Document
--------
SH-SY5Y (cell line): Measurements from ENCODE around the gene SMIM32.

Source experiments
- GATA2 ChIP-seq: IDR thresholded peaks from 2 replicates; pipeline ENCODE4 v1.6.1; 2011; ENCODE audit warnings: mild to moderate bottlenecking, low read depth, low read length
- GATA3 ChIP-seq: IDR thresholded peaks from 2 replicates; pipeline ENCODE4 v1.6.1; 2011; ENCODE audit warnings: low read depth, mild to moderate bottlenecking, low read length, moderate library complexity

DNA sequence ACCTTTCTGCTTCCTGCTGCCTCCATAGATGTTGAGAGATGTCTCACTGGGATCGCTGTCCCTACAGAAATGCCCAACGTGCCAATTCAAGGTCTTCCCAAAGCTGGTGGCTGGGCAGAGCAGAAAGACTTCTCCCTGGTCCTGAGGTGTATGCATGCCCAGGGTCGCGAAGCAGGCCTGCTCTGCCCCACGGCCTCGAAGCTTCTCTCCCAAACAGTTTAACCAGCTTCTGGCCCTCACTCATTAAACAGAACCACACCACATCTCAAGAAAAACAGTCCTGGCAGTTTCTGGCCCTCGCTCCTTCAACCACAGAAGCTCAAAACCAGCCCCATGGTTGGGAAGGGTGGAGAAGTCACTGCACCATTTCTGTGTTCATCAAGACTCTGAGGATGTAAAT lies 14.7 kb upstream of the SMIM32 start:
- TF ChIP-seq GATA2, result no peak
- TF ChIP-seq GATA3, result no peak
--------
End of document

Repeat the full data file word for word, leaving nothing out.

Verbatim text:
SH-SY5Y (cell line): Measurements from ENCODE around the gene SMIM32.

Source experiments
- GATA2 ChIP-seq: IDR thresholded peaks from 2 replicates; pipeline ENCODE4 v1.6.1; 2011; ENCODE audit warnings: mild to moderate bottlenecking, low read depth, low read length
- GATA3 ChIP-seq: IDR thresholded peaks from 2 replicates; pipeline ENCODE4 v1.6.1; 2011; ENCODE audit warnings: low read depth, mild to moderate bottlenecking, low read length, moderate library complexity

DNA sequence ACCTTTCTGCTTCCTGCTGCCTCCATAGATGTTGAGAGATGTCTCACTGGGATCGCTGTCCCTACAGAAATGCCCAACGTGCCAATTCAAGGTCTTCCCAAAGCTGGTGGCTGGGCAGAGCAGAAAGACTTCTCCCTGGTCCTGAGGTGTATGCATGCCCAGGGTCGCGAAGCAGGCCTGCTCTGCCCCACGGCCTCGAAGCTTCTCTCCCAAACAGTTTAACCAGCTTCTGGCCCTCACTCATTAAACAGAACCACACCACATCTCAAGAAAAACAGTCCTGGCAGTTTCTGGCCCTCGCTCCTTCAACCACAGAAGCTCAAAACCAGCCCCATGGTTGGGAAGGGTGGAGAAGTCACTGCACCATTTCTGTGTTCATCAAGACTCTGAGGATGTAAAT lies 14.7 kb upstream of the SMIM32 start:
- TF ChIP-seq GATA2, result no peak
- TF ChIP-seq GATA3, result no peak